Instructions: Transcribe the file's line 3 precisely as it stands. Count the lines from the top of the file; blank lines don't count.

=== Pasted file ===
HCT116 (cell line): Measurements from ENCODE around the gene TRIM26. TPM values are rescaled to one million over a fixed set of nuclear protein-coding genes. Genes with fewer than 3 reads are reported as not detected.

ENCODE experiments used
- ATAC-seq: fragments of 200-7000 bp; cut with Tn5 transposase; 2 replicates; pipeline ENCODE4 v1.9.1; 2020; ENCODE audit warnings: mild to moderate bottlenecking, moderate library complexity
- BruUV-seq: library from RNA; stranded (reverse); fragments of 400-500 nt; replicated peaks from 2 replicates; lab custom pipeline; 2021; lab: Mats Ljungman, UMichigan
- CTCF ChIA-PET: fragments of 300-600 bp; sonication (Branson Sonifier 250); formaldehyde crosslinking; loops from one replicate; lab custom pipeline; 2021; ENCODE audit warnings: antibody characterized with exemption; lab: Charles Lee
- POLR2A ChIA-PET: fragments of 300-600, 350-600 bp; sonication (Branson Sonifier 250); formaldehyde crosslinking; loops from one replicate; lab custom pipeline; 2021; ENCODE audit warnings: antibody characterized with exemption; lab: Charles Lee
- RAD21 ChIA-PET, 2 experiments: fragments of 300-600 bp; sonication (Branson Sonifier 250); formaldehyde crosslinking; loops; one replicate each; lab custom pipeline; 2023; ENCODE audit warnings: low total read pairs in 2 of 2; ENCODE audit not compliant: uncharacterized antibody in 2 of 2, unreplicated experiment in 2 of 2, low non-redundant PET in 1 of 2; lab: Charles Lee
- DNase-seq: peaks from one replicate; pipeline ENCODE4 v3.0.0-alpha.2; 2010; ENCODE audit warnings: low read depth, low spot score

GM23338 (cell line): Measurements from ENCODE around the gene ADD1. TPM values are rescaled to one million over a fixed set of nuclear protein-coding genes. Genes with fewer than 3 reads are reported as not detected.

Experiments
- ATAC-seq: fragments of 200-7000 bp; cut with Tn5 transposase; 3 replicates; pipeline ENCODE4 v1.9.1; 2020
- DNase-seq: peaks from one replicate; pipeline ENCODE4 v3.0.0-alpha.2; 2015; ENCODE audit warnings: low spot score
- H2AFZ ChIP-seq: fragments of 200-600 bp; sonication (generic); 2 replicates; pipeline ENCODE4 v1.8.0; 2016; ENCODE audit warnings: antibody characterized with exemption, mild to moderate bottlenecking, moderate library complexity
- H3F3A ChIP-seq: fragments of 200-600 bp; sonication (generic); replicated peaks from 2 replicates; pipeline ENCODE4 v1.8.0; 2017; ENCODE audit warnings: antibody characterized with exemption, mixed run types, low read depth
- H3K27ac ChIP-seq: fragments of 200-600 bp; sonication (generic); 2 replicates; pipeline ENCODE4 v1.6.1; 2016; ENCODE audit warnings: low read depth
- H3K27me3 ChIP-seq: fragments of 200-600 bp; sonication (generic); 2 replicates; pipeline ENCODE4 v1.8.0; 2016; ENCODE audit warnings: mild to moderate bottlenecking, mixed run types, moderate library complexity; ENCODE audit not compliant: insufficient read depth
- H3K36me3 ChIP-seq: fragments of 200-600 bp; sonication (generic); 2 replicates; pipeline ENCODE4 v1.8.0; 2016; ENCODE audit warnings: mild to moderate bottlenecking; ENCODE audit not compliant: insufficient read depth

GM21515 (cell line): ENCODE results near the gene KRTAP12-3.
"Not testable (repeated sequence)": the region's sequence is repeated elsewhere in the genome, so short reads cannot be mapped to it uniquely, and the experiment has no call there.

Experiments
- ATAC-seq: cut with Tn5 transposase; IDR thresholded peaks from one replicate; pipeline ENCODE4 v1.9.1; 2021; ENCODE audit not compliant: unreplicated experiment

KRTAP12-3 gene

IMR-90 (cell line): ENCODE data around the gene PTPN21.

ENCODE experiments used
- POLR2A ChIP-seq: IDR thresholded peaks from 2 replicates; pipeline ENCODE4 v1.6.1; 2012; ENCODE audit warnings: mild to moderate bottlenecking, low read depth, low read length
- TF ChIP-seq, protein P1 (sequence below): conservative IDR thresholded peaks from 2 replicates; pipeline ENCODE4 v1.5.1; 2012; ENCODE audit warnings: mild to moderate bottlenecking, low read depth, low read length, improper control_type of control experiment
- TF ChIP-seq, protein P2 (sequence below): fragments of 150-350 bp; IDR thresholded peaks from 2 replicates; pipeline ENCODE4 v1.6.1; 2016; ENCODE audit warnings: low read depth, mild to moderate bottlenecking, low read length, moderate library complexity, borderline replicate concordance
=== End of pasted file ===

- ATAC-seq: fragments of 200-7000 bp; cut with Tn5 transposase; 2 replicates; pipeline ENCODE4 v1.9.1; 2020; ENCODE audit warnings: mild to moderate bottlenecking, moderate library complexity